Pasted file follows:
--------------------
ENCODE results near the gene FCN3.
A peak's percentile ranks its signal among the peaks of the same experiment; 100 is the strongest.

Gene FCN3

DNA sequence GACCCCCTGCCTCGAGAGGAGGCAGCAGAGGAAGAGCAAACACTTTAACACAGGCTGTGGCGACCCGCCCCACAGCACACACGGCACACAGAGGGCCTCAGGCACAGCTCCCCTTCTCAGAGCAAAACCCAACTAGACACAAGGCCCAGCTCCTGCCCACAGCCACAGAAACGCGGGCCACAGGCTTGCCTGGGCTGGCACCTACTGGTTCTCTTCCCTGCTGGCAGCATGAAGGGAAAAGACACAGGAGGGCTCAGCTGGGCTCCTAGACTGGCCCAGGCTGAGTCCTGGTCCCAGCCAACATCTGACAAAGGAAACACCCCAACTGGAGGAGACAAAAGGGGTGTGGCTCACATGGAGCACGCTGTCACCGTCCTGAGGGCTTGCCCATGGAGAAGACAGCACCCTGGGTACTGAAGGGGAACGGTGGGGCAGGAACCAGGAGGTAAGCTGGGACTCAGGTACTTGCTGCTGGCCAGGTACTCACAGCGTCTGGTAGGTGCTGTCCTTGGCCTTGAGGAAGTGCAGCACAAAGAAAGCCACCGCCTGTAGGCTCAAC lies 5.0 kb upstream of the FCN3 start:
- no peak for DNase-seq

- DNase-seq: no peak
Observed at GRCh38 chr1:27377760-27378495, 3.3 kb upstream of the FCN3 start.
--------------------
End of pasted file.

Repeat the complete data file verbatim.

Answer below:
ENCODE results near the gene FCN3.
A peak's percentile ranks its signal among the peaks of the same experiment; 100 is the strongest.

Gene FCN3

DNA sequence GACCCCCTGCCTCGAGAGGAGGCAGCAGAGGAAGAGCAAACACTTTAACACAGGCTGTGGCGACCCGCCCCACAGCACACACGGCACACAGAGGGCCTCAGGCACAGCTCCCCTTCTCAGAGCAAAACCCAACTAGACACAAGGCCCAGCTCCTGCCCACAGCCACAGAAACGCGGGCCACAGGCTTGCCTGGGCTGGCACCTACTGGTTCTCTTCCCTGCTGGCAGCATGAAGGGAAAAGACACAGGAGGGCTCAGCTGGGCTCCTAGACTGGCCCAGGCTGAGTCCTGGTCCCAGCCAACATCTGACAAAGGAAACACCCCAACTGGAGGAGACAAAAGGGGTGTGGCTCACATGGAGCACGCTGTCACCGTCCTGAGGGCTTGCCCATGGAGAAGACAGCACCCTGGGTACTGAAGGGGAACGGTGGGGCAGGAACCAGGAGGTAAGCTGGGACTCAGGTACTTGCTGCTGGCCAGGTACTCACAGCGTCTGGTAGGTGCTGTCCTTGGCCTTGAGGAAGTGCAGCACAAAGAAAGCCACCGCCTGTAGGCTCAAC lies 5.0 kb upstream of the FCN3 start:
- no peak for DNase-seq

- DNase-seq: no peak
Observed at GRCh38 chr1:27377760-27378495, 3.3 kb upstream of the FCN3 start.